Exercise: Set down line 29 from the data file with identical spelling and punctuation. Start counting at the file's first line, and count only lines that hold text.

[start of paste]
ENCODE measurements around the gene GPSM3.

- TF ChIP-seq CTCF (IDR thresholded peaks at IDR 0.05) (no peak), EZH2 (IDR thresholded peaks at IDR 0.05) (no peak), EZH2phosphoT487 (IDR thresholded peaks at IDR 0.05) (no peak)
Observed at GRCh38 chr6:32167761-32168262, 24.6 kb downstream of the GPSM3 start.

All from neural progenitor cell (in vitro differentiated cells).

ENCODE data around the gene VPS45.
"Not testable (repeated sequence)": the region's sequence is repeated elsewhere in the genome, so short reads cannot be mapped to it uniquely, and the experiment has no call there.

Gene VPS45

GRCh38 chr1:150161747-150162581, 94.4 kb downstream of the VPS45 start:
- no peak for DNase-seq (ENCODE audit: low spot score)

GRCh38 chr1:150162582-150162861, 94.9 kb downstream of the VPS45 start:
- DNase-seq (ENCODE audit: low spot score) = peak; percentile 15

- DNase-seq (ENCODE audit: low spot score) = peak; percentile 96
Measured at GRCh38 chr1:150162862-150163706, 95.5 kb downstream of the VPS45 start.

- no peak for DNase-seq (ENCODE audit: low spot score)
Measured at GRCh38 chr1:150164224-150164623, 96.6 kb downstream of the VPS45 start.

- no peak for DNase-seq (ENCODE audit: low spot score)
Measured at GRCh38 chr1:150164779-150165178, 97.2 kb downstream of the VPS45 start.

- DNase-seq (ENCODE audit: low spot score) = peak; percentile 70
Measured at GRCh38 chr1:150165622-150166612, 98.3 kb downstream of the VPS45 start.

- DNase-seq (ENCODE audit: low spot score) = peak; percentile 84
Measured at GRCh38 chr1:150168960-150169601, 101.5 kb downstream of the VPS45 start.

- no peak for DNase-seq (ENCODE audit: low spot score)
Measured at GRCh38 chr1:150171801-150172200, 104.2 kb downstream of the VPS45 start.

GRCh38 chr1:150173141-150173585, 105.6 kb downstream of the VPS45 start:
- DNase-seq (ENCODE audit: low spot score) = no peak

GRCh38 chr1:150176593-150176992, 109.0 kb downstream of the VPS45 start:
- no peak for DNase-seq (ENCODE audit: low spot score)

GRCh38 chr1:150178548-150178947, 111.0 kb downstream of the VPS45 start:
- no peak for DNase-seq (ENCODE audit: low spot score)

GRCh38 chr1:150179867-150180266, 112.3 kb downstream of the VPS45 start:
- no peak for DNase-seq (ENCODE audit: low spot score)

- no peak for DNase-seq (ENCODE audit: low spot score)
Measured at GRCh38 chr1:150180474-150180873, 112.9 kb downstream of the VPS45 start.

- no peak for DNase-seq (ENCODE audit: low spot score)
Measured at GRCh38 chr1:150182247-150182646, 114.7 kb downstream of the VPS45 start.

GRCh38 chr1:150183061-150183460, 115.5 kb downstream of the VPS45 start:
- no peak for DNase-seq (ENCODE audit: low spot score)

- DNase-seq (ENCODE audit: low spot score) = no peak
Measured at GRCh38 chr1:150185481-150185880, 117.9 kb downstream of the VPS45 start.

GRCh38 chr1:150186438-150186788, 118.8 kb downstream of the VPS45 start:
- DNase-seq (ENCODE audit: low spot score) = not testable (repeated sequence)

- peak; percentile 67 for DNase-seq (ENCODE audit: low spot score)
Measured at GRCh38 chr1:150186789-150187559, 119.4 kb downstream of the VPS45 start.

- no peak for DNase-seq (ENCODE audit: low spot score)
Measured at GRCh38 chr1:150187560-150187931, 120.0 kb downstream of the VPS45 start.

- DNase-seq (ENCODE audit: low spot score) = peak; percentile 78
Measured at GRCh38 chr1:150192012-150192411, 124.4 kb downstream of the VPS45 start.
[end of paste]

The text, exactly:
- no peak for DNase-seq (ENCODE audit: low spot score)